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Utilization Of Healthcare Resources In Lymphatic Anomalies Patients: An Assessment Of Healthcare Burden
Emma Iaconetti, BA1, Shannon Brackett, DNP2, Albert Truong, MD2, Erica M. Fallon, MD3, Sheryl Tulin-Silver, MD4, Maria C. Garzon, MD5, June K. Wu, MD2.
1Columbia University Vagelos College of Physicians & Surgeons, New York, NY, USA, 2Columbia University Irving Medical Center Department of Surgery, Division of Plastic and Reconstructive Surgery, New York, NY, USA, 3Columbia University Irving Medical Center Department of Surgery, Division of Pediatric Surgery, New York, NY, USA, 4Columbia University Irving Medical Center Department of Radiology, New York, NY, USA, 5Columbia University Irving Medical Center Department of Dermatology, Division of Pediatric Dermatology, New York, NY, USA.

Purpose: Lymphatic anomalies (LAs) are congenital disorders of the lymphatic system; affected individuals often require life-long inter-disciplinary care. Due to the paucity of data on the healthcare utilization of these patients, the burden on the healthcare system is unquantified. We hypothesize that complex LAs will utilize significantly higher healthcare resources compared to simple LAs.
Methods: A retrospective, longitudinal study was performed of LA patients seen at one hospital system between 1/1/2019-12/31/2020. Data was collected on healthcare utilization from each patient’s first presentation or initial diagnosis, including office visits, number of hospitalizations and hospital days, average lengths of stay (LOS), imaging studies, procedures, and specialists involved and normalized to per year utilization. Using publicly available national averages, approximate costs incurred for each patient in one healthcare system were calculated and normalized to per year utilization. Patients were divided into "simple" and "complex" LAs. Involvement of airway and/or >1 anatomic area was defined as "complex". Additionally, patients with Klippel-Trenaunay syndrome (KTS) were assessed as part of the "complex" group and as their own sub-group. Statistical analysis was performed with Welch’s t-test.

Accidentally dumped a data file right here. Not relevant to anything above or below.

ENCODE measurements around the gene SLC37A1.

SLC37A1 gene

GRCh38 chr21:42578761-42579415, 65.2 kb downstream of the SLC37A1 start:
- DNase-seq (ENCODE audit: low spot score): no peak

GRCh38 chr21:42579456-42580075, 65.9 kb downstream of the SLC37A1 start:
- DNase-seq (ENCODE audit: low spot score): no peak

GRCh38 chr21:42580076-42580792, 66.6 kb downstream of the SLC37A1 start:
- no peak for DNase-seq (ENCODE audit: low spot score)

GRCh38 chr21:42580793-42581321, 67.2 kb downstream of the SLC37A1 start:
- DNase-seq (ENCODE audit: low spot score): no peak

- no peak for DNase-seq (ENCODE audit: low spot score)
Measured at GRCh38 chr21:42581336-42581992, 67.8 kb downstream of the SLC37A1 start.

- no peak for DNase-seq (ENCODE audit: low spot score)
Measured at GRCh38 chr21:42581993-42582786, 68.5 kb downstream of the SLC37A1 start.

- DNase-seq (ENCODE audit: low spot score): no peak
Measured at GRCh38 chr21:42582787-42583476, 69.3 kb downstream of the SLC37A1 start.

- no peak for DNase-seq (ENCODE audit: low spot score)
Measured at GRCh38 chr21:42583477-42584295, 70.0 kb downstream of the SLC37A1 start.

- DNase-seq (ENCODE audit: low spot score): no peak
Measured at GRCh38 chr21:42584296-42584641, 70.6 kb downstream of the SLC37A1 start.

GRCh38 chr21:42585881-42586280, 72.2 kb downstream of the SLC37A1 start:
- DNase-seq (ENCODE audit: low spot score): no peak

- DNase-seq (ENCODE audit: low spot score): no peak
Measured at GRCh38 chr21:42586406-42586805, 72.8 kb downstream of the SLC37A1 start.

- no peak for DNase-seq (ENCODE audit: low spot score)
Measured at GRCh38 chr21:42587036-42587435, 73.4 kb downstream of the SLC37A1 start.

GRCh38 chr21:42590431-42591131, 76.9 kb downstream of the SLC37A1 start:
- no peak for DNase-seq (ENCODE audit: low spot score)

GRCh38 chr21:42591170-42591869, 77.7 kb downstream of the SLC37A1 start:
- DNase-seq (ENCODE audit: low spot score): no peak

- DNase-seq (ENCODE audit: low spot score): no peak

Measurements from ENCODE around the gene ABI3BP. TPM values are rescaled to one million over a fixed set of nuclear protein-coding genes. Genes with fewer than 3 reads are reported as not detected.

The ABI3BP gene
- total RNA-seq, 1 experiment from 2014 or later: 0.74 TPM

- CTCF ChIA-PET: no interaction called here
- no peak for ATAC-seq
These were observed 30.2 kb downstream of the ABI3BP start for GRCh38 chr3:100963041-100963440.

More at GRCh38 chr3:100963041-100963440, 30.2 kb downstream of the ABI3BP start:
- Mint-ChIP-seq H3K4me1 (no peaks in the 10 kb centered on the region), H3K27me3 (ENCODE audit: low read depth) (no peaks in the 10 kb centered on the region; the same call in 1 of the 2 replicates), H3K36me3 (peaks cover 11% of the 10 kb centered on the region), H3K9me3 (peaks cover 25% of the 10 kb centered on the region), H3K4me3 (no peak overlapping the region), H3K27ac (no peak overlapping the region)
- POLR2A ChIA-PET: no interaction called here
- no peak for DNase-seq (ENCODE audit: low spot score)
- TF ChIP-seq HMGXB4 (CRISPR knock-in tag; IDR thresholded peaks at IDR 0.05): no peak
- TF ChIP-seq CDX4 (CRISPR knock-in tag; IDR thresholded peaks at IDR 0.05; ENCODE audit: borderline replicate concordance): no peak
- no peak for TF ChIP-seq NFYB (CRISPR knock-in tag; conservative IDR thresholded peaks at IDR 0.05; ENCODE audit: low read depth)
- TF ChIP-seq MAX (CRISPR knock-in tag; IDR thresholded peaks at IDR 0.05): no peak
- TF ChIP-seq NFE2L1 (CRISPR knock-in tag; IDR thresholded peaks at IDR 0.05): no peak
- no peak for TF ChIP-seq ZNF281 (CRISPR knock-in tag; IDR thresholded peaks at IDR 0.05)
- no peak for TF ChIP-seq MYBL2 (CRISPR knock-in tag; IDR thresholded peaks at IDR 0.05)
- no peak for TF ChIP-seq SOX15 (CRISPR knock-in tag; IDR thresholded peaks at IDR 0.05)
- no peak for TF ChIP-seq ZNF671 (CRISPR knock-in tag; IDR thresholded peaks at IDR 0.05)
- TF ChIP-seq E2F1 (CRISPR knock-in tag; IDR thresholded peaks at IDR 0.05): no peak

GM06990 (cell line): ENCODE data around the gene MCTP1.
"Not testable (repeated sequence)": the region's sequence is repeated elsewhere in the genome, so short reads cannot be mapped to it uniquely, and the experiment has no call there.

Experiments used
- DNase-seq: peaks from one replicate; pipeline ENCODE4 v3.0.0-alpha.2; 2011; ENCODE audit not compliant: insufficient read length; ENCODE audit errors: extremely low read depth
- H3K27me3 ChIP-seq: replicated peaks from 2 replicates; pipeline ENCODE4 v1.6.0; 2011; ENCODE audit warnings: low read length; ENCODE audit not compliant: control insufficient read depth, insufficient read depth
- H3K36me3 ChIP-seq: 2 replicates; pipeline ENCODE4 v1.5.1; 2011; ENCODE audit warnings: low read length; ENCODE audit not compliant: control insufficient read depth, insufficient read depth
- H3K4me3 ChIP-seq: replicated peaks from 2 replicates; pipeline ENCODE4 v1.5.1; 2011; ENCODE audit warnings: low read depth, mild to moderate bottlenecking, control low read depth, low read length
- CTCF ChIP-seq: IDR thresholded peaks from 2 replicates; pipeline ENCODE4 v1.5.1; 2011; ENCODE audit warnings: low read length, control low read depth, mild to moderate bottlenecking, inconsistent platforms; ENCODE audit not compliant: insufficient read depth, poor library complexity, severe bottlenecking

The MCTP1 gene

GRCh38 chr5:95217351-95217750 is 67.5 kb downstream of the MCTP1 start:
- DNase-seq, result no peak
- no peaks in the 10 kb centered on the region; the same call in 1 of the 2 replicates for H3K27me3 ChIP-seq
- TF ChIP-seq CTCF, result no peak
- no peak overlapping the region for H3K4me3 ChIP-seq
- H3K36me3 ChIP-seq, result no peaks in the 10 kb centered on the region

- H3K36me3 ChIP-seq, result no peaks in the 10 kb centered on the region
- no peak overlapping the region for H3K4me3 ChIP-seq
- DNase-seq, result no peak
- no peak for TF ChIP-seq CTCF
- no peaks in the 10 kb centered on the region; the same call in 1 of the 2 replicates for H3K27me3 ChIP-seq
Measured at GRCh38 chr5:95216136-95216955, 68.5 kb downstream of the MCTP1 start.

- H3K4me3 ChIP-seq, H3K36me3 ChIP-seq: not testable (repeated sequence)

Results: Preliminary analysis of the first 26 patients (16 female, 10 male; median age of 6 years) included 11 simple, 11 complex, and 4 KTS cases. When compared to simple LAs, the combined complex LA and KTS group had significantly higher numbers in all measured metrics (office visits, number of hospitalizations, hospital days, average LOS, imaging studies, procedures, and number of specialists involved). When KTS was removed, the complex LAs were still significantly higher in all metrics except office visits (p=0.069, Figure 1). Further, complex cases incurred significantly higher costs/year with relative costs 12 times higher (p=0.007, Figure 2).
Conclusions: This is a preliminary study with a limited cohort. This data demonstrates that LM care is chronic and costly, especially for complex LAs. The overall average cost/year of our cohort (minus costs of procedures) is greater than $23,000/year. Ongoing review of additional patients will elucidate further trends in healthcare utilization of LA patients, and allow for opportunities to consolidate and optimize care with potential for decreasing cost and burden on healthcare system.


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